Nordic Town USA
If you love skinny skis, Sun Valley is the promised land with its 200+ km of groomed, networked trails, linking the south valley to the north as well as several spur Nordic track networks. The 32 km Wood River Trail is a paved multi-use path that connects Sun Valley, Ketchum, Hailey and Bellevue–perfect for biking in the summer and skiing in the winter.
I felt like I was living in Narnia as we pointed our Chevy Tahoe north on Highway 75 (the Sawtooth Scenic Byway), driving past an unending white landscape heralded as one of the most expansive cross-country trail systems in the nation. In fact, the US Olympic Committee designated Sun Valley the country’s first Nordic Olympic Training Site and Paralympic Training Site for the world’s best athletes so you know it’s gotta be world-class.
Our destination was Galena Lodge–just 23 miles outside of Sun Valley–but the Sawtooth National Forest’s canvas of white kept us barreling well past our stopping point. We were tempted to go as far as the hot springs in Stanley, Idaho but the heart of Nordic ski country beckoned so we reluctantly turned around.
Galena Lodge is a county-owned day lodge that offers rentals, lessons, hearty eats, Full Moon Dinners, yurt overnighters and dog-friendly snowshoe trails. We assembled our gear in the large open area where families gathered around the firepit, munched on goodies from Pearl’s food truck and enjoyed the small sledding hill.
We split up to enjoy Galena’s 50 km of groomed trails. Jamie and Hadley did the beginner Senate Meadows Loop, a perfect introduction to the area. My son Bode is on our local Nordic team so he downgraded his acumen to tackle the intermediate-level Jenny Way with me. This was his first time skiing the deep backcountry and it was incredibly rewarding to watch his deep-dive into our own Private Idaho.
Seniors ruled the trail system that day and Bode marveled, “There are a lot of really fast old people out here.” Note: he was not talking about me. As I climbed to the top of a hill, he looked at me with alarm and queried,
“Do you need a break?
“No, let’s just keep going.”
“It’s just that you’re….sweating.”
Oh, to be young and able to fly up mountains like the wind but our time together at Galena is a memory I’ll treasure forever, when we were transported out of a pandemic and into the stress-defying power of nature at its finest.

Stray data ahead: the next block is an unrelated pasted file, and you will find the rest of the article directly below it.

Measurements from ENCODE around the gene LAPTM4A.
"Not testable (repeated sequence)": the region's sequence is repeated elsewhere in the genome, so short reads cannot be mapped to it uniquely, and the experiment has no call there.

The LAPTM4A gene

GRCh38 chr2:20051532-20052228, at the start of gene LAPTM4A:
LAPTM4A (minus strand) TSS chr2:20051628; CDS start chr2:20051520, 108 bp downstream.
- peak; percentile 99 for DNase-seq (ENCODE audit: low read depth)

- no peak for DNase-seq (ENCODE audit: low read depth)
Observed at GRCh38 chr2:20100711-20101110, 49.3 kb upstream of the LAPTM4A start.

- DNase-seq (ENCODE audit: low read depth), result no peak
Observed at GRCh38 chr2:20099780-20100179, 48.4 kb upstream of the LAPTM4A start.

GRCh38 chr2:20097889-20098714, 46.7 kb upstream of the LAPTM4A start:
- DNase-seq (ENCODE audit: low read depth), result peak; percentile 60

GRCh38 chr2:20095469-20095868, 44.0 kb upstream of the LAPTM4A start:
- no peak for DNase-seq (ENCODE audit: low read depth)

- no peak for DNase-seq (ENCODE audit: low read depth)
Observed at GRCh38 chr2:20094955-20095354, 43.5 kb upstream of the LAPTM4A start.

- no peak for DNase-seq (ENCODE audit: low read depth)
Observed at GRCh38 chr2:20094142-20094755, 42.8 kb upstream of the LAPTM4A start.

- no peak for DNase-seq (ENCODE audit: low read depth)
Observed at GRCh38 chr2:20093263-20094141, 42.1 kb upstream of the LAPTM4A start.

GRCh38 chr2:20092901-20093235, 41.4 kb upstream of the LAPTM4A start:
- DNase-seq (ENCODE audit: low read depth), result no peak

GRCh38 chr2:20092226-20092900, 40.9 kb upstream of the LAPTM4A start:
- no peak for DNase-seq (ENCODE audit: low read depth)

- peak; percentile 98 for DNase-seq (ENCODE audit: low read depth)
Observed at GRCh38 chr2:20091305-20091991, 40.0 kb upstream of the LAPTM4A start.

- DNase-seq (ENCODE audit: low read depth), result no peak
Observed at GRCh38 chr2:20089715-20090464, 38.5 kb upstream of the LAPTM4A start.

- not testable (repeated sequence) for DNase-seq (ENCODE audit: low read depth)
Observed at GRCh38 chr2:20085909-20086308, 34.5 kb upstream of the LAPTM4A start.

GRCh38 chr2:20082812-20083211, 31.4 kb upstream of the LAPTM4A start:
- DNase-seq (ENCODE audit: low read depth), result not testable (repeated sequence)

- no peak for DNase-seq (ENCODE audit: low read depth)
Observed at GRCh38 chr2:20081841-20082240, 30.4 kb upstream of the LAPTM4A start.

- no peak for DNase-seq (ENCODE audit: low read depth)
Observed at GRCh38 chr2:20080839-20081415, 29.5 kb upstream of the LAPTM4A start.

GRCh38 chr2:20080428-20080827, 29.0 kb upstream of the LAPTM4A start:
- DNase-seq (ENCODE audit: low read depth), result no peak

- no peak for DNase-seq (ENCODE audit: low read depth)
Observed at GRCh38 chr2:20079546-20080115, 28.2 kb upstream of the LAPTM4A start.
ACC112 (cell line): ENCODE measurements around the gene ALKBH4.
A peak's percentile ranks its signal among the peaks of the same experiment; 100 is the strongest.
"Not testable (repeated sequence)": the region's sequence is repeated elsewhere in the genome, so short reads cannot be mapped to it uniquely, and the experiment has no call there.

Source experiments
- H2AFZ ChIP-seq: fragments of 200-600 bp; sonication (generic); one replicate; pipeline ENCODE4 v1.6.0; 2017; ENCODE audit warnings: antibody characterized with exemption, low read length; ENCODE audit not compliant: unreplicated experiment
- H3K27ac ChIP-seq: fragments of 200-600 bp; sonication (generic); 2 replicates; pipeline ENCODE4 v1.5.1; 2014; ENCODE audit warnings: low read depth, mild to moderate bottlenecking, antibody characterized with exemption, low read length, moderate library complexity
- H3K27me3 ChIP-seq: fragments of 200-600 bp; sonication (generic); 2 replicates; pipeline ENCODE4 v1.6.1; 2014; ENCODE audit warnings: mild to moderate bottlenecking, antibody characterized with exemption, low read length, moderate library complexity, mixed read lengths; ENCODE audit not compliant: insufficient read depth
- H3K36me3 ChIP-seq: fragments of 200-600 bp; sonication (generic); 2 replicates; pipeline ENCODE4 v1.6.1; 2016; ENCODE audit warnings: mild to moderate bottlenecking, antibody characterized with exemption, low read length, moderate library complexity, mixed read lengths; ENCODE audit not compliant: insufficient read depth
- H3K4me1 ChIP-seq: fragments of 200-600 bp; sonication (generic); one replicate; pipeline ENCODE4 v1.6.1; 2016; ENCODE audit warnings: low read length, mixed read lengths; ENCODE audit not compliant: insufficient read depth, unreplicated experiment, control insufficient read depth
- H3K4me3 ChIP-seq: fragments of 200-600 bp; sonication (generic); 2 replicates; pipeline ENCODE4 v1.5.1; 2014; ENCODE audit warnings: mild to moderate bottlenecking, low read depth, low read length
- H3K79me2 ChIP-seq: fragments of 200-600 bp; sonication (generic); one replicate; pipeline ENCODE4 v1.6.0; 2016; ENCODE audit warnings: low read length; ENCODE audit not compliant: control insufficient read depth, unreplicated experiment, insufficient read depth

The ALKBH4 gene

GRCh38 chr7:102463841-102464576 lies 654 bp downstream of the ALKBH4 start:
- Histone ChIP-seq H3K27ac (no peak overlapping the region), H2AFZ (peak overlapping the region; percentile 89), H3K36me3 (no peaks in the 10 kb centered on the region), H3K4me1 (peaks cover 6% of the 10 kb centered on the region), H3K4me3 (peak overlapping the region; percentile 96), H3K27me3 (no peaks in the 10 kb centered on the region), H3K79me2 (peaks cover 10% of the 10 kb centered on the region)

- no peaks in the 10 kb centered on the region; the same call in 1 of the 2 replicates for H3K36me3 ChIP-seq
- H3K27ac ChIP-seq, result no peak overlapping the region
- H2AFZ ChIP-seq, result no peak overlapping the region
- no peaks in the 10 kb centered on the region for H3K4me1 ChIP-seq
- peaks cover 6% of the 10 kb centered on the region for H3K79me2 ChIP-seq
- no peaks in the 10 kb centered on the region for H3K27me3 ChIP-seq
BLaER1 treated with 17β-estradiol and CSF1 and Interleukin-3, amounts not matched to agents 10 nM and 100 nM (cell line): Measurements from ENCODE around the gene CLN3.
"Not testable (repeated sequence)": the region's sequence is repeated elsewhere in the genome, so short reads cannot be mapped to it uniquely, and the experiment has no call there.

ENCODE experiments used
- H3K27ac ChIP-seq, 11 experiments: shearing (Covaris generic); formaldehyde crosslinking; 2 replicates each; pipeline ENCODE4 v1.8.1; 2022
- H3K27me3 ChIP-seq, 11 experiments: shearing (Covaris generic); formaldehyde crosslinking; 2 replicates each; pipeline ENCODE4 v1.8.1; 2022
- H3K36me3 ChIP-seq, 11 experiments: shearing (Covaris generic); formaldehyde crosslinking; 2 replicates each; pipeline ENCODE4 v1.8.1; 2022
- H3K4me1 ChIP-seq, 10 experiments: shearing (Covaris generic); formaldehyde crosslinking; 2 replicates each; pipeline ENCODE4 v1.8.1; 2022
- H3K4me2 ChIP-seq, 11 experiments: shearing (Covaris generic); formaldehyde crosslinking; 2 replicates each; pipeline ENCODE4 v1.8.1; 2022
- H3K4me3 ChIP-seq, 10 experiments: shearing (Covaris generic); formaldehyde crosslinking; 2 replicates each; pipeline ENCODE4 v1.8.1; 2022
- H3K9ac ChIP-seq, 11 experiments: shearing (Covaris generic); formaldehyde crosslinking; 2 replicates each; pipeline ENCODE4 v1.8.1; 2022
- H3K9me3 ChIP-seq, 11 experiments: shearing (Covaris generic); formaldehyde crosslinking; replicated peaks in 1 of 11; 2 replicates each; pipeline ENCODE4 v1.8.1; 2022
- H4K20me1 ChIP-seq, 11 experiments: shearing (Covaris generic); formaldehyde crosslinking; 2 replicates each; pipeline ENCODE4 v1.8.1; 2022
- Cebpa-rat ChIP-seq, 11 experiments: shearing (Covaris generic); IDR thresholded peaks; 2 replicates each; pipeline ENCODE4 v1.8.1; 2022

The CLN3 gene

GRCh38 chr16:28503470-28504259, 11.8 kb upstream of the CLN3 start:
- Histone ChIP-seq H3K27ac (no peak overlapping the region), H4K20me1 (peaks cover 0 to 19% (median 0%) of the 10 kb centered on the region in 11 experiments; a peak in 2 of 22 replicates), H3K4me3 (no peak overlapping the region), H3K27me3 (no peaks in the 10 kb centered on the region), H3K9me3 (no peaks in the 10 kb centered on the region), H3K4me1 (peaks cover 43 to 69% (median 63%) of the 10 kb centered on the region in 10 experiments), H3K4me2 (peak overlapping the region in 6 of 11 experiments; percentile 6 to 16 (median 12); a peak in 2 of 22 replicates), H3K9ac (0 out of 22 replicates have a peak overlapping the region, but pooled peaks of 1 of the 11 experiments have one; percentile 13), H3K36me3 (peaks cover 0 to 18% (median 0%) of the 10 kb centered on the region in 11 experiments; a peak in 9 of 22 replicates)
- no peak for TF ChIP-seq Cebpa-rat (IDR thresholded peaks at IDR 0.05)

Life on the Blade
Sun Valley Lodge has one of the few year-round outdoor ice rinks in the country, as well as a full-sized indoor rink that is home of the Sun Valley Figure Skating School and the celebrated Sun Valley Ice Shows. Skate rentals are available on-site.
While impressive, when you grow up in Canada, you are spoiled with lakes and rivers where you can skate for miles. So. Much. More. Impressive. For this reason, I am always on the lookout for skating in a natural setting (Evergreen Lake and Keystone Lake are my Colorado favorites).
Enter: Christina Potters Outdoor Ice Rink at Atkinson Park in Ketchum. A local’s secret, this expansive rink covers almost two acres, the largest non-refrigerated rink of its kind in the Pacific Northwest. The adjacent Recreation Center is closed due to COVID so it’s BYOS (Bring Your Own Skates). Normally, skates, helmets, pucks, hockey sticks, broomball and balance assists are free for public use.
When we arrived, only a few locals were taking slap shots against a wooden box and I couldn’t believe our socially-distanced luck. We found a hockey stick in lost-and-found and, in a flash, my kids’ Canadian roots were ignited and now they’re blaming me for not raising them on the blade.
Believe me, this rink–and a family vacation to Sun Valley–will charm your skates right off.
Thanks to Chevy for sponsoring our trip. All opinions are my own. The all-new 2021 starts at $49,000.